Yesterday was International Women’s Day, a day to celebrate the achievement of women. This year the theme was accelerating gender parity. In honor of the day, Harper’s Bazaar highlighted 12 fashion brands that support women around the world by combining philanthropy and fashion. Here are just three of the brands and the remarkable stories – be inspired …

Akola Project: A verb, meaning, “she works.” Says founder Brittany Merrill Underwood, “Here at Akola we are trying to create a product line that is both made by but also fully benefits marginalized women in war torn regions in Northern Uganda, women in Eastern Uganda who have experienced the HIV-Aids epidemic, and women in Dallas who have been sexually trafficked.”

FashionAble: “To be clear, FASHIONABLE is not a charitable model of business. We believe that generational poverty is interrupted when people can provide for themselves. We believe that social businesses whose aim is to alleviate poverty should use their business skills to create job opportunities for the poor, not give them more charity. What we seek to ‘give’ to those living in poverty is opportunity by purchasing goods from them, and helping those businesses grow and employ more.”

Rallier: Founder Olivia Rose Fay, was inspired after see the documentary Girl Rising: “Research led me to a study in Kenya, which found that giving school uniforms to students who did not previously own one reduced school absenteeism by 64%. Even in cases without the requirement, schoolgirls likely wouldn’t go to school if they didn’t have a school uniform. I think we can all relate to the influence that clothing has on where and how we decide to show up. So, three years later, RALLIER is launching and for every dress sold, school uniforms are sourced from regions plagued by gender inequality and given to local schoolgirls.”



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Zac Posen: “We Live in a Diverse World”

Photo: Imaxtree

A look from Zac Posen’s 2016 Fall Collection – Photo: Imaxtree

Two nights ago designer Zac Posen sent 25 black models down the runway for his Fall 2016 show – inspired by Princess Elizabeth of Toro (a Ugandan lawyer who became the first East African woman to be admitted to the English bar). Said Posen: “We live in a diverse world and it is essential it is represented in the fashion industry—it has always been critical to me, as well as a key component of my collections—whether it’s shapes, sizes or skin color—as my customers are global and part of all diverse groups.”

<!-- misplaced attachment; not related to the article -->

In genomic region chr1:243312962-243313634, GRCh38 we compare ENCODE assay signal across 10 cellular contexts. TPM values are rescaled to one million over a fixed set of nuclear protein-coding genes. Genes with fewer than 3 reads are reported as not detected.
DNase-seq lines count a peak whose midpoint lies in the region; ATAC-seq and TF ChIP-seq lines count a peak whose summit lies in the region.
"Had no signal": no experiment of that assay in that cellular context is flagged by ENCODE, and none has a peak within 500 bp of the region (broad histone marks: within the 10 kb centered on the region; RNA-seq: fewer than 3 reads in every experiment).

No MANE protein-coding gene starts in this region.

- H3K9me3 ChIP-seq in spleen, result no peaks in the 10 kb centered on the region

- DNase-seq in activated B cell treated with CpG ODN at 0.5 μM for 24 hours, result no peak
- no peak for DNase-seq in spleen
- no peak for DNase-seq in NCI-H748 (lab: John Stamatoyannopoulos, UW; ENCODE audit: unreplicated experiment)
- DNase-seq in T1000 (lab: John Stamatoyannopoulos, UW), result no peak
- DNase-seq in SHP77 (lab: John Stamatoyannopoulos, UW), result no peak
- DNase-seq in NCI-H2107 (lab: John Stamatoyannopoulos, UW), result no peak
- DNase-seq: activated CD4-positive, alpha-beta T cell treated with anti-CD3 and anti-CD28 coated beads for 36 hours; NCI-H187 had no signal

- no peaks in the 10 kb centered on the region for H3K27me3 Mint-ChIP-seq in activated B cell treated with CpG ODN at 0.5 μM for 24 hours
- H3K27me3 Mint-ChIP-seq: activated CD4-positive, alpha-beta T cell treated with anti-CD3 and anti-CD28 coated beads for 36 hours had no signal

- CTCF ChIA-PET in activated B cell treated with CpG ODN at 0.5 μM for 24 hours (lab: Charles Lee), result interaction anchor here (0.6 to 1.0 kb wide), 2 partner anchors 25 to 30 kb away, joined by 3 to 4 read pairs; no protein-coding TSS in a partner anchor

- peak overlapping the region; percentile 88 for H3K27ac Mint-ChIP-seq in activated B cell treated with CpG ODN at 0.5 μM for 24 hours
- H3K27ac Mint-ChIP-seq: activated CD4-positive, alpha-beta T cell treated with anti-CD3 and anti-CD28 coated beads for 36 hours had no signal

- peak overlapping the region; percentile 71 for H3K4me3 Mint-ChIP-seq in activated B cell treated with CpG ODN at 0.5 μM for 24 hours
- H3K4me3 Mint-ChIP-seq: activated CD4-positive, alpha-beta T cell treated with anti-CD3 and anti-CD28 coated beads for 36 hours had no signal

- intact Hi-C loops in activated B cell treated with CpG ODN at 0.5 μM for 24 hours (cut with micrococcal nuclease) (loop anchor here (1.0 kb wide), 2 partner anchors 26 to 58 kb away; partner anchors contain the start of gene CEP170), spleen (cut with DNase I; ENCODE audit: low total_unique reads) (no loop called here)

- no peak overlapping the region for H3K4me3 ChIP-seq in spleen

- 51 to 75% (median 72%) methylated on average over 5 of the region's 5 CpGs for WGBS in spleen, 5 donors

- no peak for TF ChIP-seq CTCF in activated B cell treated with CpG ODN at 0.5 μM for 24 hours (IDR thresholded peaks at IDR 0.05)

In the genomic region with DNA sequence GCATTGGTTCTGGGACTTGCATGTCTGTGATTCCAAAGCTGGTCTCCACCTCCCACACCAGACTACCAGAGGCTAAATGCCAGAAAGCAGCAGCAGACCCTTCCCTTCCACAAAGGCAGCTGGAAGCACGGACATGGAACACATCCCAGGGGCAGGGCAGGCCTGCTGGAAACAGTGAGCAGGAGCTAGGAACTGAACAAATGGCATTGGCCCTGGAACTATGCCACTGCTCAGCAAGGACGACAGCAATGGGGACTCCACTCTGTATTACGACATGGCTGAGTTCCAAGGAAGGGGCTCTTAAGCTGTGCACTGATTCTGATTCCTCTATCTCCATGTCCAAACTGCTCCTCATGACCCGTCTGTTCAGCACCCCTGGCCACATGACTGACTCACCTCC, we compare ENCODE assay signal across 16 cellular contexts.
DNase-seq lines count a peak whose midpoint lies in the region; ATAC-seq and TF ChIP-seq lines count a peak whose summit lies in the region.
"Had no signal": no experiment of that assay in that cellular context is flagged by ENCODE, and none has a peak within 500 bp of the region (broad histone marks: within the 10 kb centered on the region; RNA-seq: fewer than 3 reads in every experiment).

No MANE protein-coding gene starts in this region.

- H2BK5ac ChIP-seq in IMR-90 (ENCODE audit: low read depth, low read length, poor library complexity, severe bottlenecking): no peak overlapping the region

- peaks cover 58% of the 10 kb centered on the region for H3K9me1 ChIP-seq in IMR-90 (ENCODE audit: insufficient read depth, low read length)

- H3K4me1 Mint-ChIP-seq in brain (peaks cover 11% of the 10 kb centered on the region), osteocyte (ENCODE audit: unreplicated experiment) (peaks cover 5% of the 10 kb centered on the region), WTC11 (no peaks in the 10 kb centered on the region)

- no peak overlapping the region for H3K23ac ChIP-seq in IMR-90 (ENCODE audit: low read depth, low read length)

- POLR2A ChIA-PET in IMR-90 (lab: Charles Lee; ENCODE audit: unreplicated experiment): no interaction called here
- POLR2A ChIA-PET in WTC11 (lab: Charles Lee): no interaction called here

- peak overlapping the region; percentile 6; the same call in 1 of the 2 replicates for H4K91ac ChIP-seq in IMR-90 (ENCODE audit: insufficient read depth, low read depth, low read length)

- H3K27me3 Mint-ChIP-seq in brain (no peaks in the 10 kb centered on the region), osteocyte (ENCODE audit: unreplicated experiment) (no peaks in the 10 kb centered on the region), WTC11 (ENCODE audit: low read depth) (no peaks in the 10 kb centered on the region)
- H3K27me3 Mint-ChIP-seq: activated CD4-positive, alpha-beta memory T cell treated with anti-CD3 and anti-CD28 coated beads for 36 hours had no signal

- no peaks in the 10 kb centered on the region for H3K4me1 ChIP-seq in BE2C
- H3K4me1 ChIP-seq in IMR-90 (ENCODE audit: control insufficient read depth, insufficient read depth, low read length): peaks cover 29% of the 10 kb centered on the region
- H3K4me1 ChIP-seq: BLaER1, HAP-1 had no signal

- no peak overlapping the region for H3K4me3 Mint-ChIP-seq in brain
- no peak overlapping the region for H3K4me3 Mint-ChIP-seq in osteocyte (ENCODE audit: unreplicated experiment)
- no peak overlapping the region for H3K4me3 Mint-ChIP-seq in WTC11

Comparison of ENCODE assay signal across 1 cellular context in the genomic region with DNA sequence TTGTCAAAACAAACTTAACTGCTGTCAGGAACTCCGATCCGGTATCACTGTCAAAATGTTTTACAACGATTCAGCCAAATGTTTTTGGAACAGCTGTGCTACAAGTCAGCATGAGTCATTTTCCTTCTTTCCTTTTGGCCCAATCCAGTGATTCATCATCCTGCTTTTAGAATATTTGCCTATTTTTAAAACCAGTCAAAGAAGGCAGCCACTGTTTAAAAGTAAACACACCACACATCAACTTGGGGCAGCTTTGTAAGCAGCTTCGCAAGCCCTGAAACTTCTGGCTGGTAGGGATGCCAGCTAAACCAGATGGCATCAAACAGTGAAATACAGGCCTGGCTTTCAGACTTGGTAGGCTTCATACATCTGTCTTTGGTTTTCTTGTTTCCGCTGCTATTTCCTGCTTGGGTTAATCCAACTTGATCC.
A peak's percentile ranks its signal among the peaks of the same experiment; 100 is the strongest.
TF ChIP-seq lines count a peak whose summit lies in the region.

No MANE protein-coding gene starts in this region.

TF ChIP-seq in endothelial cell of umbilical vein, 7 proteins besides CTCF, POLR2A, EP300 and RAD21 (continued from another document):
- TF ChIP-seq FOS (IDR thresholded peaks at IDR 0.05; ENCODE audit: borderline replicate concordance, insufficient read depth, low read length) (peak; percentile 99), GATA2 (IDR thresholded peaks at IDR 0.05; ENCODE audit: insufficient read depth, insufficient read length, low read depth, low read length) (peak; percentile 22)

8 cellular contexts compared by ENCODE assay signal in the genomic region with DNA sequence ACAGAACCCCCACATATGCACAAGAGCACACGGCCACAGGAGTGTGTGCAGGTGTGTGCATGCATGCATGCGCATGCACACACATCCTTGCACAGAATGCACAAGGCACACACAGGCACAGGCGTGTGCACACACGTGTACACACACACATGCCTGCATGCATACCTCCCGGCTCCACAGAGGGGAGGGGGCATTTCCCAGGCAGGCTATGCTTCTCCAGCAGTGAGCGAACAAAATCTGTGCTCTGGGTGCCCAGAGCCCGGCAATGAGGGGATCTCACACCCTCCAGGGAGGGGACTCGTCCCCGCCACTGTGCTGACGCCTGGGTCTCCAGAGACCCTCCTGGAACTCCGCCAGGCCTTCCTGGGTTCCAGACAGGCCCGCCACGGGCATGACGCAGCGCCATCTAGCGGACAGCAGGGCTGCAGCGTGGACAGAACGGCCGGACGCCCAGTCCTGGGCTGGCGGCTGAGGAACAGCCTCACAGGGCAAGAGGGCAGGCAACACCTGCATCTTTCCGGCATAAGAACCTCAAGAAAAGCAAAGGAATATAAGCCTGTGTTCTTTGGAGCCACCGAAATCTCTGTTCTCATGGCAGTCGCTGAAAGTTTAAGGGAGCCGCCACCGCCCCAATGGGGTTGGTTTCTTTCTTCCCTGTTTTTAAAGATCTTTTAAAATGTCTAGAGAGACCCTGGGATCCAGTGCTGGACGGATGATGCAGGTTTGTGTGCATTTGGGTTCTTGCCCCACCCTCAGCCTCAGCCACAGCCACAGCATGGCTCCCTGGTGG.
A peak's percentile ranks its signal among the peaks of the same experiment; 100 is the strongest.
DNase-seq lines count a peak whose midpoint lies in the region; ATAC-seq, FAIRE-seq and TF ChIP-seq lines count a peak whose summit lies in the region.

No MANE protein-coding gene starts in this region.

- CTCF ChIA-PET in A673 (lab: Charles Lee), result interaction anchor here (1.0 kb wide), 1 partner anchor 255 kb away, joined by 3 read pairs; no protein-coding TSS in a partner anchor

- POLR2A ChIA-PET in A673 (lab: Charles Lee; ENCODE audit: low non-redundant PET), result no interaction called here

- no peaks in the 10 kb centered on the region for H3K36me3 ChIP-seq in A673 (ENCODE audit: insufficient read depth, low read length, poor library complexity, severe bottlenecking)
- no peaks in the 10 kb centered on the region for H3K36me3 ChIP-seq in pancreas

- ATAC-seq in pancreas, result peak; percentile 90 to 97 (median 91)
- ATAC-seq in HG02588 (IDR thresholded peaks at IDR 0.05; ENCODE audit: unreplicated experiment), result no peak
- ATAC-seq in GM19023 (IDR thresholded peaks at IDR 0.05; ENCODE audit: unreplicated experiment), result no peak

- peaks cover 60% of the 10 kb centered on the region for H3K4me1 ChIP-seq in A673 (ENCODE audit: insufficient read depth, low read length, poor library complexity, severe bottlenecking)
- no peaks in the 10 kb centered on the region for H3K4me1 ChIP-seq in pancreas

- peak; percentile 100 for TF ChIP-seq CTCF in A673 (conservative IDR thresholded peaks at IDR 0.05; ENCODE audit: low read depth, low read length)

The fight for diversity on the runway has been long and slow-moving. But Posen is making an important statement and it is a welcome and refreshing change in the right direction. Hopefully, it will inspire other designers to do the same. I’m buying it!

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Brie’s Lucky No. 18


Brie and her mother Nancy, on Brie’s wedding day!

When I moved to New Jersey from Manhattan 16 years ago, I was struck by the reality that I would have to shop in a mall to get most of my clothes. I do have a beautiful mall near my house and I have gotten used to this kind of shopping. But I seriously miss the boutique shops and the intimate style of shopping that I found in the city – I have missed it all these years. That is why I smiled when I met Brie Tammaro, who with her mother, Nancy, own an elegant shop, No. 18 Boutique, in my town of Summit. I knew I wanted to hear Brie’s story and what it means to be a boutique owner in a town where the mall is just 10-minutes away. Says Brie  …

I was always interested in fashion. I think fashion picks you. From the time I was 8 years old, I wanted to be a business woman in fashion. I used to set up shop in my house and invite my parents. I lived and died by fashion magazines and I couldn’t read them fast enough. Initially I wanted to be a fashion designer but after working several summers at Calypso St. Barth in the Hamptons with founder Christiane Celle (when it was a small boutique) I witness her business savvy firsthand and knew that I needed to incorporate the business perspective in whatever I did. I first attended Skidmore and got an undergraduate degree in business and management, then worked 4 years, and followed that by deciding to go back to graduate school and get my master’s degree in design at Parsons, the New School of Design …

I honed my expertise in the fashion industry for years working on the wholesale side of the business in Manhattan with Moschino, Blumarine and Catherine Malandrino. I earned my way with long hours and hard work. But eventually, I burned out and started to lose my sense of joy – which I thought could never happen. So I took a break  …

When I was ready to start again, I returned to an idea that my mom and I had about owning our own shop. My mom is my best friend and I knew that the time was now to give it a try (I had the contacts and the experience). My mom and I both returned to Summit and started to look for the right space in town. Eventually, we found a perfect spot that needed a lot of work but was just the right size. We opened No. 18 Boutique in November 2014, and have been growing since … Continue reading